What will the student think of our always-messy home?
What if he hates my cooking?
Will my three-year-old and five-year-old drive him crazy?
Can I really fit a full-sized person between those two car seats in my backseat?
Despite my fears, I went ahead and offered. The ladies in charge of the International department at our school were grateful. They confessed how difficult it had been to find anyone willing to open their homes, especially during (what was the very beginning of) the Coronavirus scare. They asked me if I’d be willing to host two boys instead of just one.
*Gulp.* I ignored my doubts and assured them that I could. And let me tell you friends, it was the best decision that I’ve made for our family in a while.
My husband and I lived in China for a brief time prior to having children. It was, up to that point, the most significant year of our marriage — simply because of the way it challenged us (hello language barrier), the way it gave us so much one-on-one time to spend together, and the opportunity it provided to travel to places we’ve only seen on postcards. I grew a lot as a person during that year, and I also fell in love with the Chinese culture. We have since had children and purchased a home and set down really strong roots here in Knoxville, but we are both aching to go back someday and share the wonders of that magical place with our children.
Hosting those two boys in our home was like having a little piece of China here with us. There were so many things that I had forgotten about our time spent living there that they reminded me about. Their cultural norms, their superstitions — and even some Mandarin phrases that were buried deep in my subconscious — all came rushing back to me. We ate a lot of really good Chinese food and got out the map (more than once) to discuss different places we’d been and still wanted to go. We also got the chance to share our love for Tennessee culture and show them why we decided to call this place home.
It was a fun and unforgettable visit, but here are a few of the direct benefits that I saw (both to my family and to the boys who visited):
- We finally got to share the Chinese culture with our sons in a real and tangible way. We have told them about “mommy and daddy’s year in China” quite a bit, and we’ve shown them pictures before. We’ve hinted to them that we would like to take them back there one day. However, they’re so little that it’s really difficult to grasp the concept of another place on the other side of the globe. Having two boys living in our home, speaking Chinese, sharing Chinese candy and cuisine with them, etc. made the idea of foreign countries with foreign people much more real to them. They are still really young, so we may not take them out of the country for at least a few more years, but hosting these boys definitely ignited a spark of curiosity to know what else (and who else) is out there beyond our American borders.
- We made great strides in breaking down the language barrier. Half of the battle of speaking a different language is embarrassment. Sometimes you think you know the right words to say, but you don’t feel confident at all that you’re saying them correctly, so you decide not to even risk it. I felt that way quite a bit when I lived in China, and I could see our two Chinese friends struggling with the same thing. But then something magical happened: The younger boy visiting us (who was only 11-years-old) reached out to my three-year-old and began speaking to him in English. For the first several days of his visit, I felt convinced that he must not know much English at all; he kept relying on his friend to translate things for him. But eventually, his desire to connect with my son Teddy and speak to him won out over his fears, and I began to hear them playing with toys and having conversations in the next room over when no one else was around. I was amazed at how much English he knew! Speaking to Teddy was just a gateway for him; it gave him the confidence to start speaking to the rest of us in English. By the end of his two-week stay, he was feeling so much more comfortable around us that I was a bit disappointed that it was already time for him to go back home. I also saw my five-year-old transition from feeling super shy around his new friends to being open and willing to learn new Mandarin phrases from them. The barriers on both sides were completely gone by the end of the two-week visit.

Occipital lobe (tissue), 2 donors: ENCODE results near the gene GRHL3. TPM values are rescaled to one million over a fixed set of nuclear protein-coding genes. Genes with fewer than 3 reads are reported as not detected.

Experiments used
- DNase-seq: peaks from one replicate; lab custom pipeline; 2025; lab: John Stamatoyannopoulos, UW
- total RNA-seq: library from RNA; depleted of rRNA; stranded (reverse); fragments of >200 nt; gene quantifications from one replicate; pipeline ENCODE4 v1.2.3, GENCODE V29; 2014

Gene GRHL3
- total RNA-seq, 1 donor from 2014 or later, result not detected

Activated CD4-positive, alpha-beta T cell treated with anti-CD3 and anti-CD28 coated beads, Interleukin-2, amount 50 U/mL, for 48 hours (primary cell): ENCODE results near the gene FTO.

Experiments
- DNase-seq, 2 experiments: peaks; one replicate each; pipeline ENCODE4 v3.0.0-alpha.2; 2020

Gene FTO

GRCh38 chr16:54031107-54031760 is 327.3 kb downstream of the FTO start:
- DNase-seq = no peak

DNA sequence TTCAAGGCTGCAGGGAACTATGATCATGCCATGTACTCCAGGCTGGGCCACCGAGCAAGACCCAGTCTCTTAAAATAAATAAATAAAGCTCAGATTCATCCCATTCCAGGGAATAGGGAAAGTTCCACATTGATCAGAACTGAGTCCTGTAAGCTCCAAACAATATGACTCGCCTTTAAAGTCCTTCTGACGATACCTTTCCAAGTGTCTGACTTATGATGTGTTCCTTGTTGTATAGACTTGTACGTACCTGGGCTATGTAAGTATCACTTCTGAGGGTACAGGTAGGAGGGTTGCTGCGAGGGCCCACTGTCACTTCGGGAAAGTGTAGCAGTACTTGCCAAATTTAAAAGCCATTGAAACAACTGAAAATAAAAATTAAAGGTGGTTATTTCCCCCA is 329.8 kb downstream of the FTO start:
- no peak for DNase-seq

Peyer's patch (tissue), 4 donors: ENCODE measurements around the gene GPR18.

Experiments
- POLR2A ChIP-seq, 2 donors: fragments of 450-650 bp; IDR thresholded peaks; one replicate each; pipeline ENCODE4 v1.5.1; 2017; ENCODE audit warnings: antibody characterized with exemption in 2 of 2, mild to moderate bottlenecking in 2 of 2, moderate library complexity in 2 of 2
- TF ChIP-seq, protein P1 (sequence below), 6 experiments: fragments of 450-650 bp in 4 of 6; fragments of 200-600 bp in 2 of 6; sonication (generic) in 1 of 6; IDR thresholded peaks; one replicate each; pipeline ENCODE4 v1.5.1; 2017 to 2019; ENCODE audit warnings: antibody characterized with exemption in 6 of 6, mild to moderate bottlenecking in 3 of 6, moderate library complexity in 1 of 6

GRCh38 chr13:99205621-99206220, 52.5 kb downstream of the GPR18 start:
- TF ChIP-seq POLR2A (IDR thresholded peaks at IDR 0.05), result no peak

- The boys that stayed with us set an excellent example for my two sons. All I can say is, Chinese moms are TOUGH and they set high standards for their children. It was obvious that our two Chinese friends had been raised right, because I know very few middle-school-aged children who readily offer to wash dishes after dinner or help out around the house without being asked. Anytime they saw me struggling with heavy bags to carry, they would insist on taking them out of my hands. The older of the two boys staying with us often seemed surprised that my five-year-old wasn’t also offering to help, and he kept encouraging him to step up. One night, our friends wanted to treat us to some authentic Chinese hot pot. I suggested a place that I know on Kingston Pike, but they insisted that they cook it themselves. So we headed down to Sunrise Market to pick up supplies, and when we arrived back home, they got to work. They wouldn’t let me help with anything (other than finding them cutting boards and pots and pans), so I just stood back and watched them chop and dice and stew to their hearts’ content. My sons were not super excited about trying the unusual food on the table at dinner that night (though they had no objection to some plain ramen noodles), but they were definitely impressed that I let a couple of middle school boys cook dinner that night.